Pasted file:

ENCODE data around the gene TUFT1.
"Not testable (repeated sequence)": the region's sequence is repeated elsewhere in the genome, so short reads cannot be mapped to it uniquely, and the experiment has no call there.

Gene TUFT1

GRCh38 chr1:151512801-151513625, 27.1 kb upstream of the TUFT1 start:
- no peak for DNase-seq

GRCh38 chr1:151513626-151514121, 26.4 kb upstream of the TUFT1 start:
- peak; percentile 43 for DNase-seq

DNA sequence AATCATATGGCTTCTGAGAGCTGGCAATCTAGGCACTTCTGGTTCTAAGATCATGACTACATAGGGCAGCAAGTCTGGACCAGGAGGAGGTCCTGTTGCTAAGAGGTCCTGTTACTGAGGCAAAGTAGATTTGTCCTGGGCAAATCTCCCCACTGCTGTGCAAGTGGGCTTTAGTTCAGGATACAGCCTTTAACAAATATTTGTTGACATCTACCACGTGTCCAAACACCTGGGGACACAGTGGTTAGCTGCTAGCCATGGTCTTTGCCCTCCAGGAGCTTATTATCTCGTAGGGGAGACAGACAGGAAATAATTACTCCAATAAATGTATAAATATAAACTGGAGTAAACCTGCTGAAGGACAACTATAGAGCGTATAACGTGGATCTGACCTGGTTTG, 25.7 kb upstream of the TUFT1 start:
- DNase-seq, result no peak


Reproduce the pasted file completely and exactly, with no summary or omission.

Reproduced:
ENCODE data around the gene TUFT1.
"Not testable (repeated sequence)": the region's sequence is repeated elsewhere in the genome, so short reads cannot be mapped to it uniquely, and the experiment has no call there.

Gene TUFT1

GRCh38 chr1:151512801-151513625, 27.1 kb upstream of the TUFT1 start:
- no peak for DNase-seq

GRCh38 chr1:151513626-151514121, 26.4 kb upstream of the TUFT1 start:
- peak; percentile 43 for DNase-seq

DNA sequence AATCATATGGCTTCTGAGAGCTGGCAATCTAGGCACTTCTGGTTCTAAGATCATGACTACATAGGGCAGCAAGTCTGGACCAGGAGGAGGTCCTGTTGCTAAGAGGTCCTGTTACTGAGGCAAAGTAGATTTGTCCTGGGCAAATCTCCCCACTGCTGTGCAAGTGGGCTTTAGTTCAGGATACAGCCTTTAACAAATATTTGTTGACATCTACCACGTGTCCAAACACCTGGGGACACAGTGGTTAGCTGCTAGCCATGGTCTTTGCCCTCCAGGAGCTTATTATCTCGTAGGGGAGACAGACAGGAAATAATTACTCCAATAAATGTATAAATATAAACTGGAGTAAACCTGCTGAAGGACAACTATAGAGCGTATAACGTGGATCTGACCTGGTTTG, 25.7 kb upstream of the TUFT1 start:
- DNase-seq, result no peak